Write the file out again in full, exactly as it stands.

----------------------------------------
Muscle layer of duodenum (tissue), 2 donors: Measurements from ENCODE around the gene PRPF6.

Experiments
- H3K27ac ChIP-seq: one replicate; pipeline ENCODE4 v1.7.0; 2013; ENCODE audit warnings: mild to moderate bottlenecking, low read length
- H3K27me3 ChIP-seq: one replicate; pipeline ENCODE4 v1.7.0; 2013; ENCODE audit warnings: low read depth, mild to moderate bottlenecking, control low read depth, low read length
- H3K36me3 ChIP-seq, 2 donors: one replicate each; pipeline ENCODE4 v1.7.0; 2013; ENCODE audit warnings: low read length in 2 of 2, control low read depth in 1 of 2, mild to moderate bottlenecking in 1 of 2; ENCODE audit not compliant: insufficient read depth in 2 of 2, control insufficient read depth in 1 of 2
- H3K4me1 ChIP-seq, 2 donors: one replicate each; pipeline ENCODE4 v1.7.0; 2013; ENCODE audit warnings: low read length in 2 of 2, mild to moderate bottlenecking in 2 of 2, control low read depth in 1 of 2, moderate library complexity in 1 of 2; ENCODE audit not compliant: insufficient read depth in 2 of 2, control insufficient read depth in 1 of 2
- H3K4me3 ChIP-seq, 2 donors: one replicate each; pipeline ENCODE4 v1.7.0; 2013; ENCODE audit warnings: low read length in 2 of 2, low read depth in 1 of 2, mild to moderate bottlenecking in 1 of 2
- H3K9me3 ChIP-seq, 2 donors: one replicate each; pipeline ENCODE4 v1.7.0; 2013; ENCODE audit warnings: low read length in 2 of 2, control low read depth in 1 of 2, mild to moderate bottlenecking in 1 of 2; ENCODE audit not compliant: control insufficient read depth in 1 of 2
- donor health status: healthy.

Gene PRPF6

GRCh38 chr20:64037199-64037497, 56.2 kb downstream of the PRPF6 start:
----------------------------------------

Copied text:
Muscle layer of duodenum (tissue), 2 donors: Measurements from ENCODE around the gene PRPF6.

Experiments
- H3K27ac ChIP-seq: one replicate; pipeline ENCODE4 v1.7.0; 2013; ENCODE audit warnings: mild to moderate bottlenecking, low read length
- H3K27me3 ChIP-seq: one replicate; pipeline ENCODE4 v1.7.0; 2013; ENCODE audit warnings: low read depth, mild to moderate bottlenecking, control low read depth, low read length
- H3K36me3 ChIP-seq, 2 donors: one replicate each; pipeline ENCODE4 v1.7.0; 2013; ENCODE audit warnings: low read length in 2 of 2, control low read depth in 1 of 2, mild to moderate bottlenecking in 1 of 2; ENCODE audit not compliant: insufficient read depth in 2 of 2, control insufficient read depth in 1 of 2
- H3K4me1 ChIP-seq, 2 donors: one replicate each; pipeline ENCODE4 v1.7.0; 2013; ENCODE audit warnings: low read length in 2 of 2, mild to moderate bottlenecking in 2 of 2, control low read depth in 1 of 2, moderate library complexity in 1 of 2; ENCODE audit not compliant: insufficient read depth in 2 of 2, control insufficient read depth in 1 of 2
- H3K4me3 ChIP-seq, 2 donors: one replicate each; pipeline ENCODE4 v1.7.0; 2013; ENCODE audit warnings: low read length in 2 of 2, low read depth in 1 of 2, mild to moderate bottlenecking in 1 of 2
- H3K9me3 ChIP-seq, 2 donors: one replicate each; pipeline ENCODE4 v1.7.0; 2013; ENCODE audit warnings: low read length in 2 of 2, control low read depth in 1 of 2, mild to moderate bottlenecking in 1 of 2; ENCODE audit not compliant: control insufficient read depth in 1 of 2
- donor health status: healthy.

Gene PRPF6

GRCh38 chr20:64037199-64037497, 56.2 kb downstream of the PRPF6 start: